|Born||August 25, 1917|
Kanuma, Tochigi, Japan
|Died||October 2, 1999 (aged 82)|
|Alma mater||Imperial University of Tokyo|
|Known for||Kato's conjecture|
Kato Rellich Theorem
|Awards||Asahi Prize (1960)|
Norbert Wiener Prize in Applied Mathematics (1980)
|Institutions||University of Tokyo|
University of California at Berkeley
|Doctoral advisor||Kwan-ichi Terazawa|
Kato studied physics and received his undergraduate degree in 1941 at the Imperial University of Tokyo. After disruption of the Second World War, he received his doctorate in 1951 from the University of Tokyo, where he became a professor in 1958. From 1962, he worked as a professor at the University of California at Berkeley in the United States.
Many works of Kato are related to mathematical physics. In 1951, he showed the self-adjointness of Hamiltonians for realistic (singular) potentials. He dealt with nonlinear evolution equations, the Korteweg–de Vries equation (Kato smoothing effect in 1983) and with solutions of the Navier-Stokes equation. Kato is also known for his influential book Perturbation theory of linear operators, published by Springer-Verlag.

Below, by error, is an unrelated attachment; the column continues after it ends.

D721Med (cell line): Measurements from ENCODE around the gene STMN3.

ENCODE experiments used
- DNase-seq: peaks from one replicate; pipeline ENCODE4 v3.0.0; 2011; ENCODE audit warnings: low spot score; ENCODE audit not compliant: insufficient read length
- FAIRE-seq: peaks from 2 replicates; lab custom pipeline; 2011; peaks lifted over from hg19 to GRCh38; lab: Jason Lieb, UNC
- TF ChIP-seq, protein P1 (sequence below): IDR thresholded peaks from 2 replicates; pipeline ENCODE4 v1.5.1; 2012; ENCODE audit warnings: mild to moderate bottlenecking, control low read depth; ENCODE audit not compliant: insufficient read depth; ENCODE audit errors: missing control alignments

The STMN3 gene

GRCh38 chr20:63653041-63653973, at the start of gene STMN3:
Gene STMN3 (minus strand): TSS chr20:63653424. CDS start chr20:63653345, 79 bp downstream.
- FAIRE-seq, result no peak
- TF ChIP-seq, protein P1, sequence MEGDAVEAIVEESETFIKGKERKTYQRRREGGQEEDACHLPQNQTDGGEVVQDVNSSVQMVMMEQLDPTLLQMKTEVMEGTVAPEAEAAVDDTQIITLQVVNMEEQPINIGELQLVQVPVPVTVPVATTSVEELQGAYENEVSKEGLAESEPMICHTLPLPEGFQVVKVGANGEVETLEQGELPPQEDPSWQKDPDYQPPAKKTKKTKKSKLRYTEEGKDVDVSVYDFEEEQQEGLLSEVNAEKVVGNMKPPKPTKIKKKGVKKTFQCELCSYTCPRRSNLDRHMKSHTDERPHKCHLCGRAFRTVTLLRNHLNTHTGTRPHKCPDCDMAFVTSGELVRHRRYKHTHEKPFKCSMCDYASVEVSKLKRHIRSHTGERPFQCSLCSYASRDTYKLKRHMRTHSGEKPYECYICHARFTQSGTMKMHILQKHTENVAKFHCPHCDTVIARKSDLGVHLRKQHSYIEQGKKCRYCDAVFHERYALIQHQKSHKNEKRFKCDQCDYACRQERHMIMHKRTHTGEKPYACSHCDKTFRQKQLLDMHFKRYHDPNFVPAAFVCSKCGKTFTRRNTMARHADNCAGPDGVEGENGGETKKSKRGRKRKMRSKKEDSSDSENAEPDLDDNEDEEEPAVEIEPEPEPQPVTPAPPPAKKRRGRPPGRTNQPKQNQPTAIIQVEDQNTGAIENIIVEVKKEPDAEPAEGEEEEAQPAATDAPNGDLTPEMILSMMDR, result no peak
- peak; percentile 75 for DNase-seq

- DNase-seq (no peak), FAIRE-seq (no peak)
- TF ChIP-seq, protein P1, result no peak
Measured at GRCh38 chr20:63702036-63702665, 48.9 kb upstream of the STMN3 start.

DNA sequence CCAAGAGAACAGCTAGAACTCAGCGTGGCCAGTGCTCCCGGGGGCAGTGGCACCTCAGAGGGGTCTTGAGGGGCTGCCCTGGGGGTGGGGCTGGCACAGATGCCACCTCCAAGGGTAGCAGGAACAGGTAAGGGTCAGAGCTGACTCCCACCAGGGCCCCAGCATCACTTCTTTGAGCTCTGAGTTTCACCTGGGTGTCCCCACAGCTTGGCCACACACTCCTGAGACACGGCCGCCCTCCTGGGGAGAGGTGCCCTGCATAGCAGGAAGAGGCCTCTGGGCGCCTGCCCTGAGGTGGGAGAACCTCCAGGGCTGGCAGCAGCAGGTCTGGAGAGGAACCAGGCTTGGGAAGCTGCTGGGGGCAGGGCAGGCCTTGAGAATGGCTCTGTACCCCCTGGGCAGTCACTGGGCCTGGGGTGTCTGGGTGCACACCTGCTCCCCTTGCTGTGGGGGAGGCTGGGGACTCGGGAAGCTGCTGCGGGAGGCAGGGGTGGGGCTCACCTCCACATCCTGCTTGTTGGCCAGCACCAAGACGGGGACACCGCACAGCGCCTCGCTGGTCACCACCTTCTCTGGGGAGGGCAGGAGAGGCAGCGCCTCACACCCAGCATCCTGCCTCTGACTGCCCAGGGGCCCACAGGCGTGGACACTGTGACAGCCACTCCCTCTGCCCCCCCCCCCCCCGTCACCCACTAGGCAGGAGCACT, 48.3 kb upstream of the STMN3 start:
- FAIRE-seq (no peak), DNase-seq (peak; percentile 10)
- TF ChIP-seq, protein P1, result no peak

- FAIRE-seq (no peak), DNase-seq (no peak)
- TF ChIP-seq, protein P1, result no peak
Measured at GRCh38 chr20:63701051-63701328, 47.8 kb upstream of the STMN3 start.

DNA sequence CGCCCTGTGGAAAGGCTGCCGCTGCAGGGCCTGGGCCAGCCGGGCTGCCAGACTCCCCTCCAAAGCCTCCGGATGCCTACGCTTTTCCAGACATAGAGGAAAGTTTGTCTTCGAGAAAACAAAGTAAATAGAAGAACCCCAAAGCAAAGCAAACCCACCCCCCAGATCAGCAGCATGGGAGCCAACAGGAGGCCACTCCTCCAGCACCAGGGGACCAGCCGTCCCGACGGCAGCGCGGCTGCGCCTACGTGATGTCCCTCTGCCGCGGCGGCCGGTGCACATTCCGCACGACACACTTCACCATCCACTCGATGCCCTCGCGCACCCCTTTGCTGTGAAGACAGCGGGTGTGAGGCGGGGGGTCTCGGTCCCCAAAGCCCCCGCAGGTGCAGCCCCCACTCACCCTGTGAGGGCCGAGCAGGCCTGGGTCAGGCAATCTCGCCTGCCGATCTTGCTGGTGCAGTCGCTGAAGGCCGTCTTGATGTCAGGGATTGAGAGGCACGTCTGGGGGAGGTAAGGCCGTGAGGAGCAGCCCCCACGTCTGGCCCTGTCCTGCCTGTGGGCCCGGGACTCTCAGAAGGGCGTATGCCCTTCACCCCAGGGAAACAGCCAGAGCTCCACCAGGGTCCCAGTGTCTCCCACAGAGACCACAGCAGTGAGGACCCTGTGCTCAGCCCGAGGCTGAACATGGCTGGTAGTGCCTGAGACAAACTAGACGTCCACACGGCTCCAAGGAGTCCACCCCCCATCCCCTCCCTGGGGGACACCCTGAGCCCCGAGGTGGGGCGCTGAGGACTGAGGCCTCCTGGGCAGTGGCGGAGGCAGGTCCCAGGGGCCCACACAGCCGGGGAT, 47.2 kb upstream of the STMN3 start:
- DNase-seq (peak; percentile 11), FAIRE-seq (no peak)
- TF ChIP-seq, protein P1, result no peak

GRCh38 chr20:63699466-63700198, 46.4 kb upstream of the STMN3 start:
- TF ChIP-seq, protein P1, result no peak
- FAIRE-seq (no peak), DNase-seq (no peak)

- Perturbation theory of linear operators. Principles of Mathematical Sciences, Springer-Verlag, 1966, 1976.
- A short introduction to the perturbation theory of linear operators. Springer-Verlag 1982.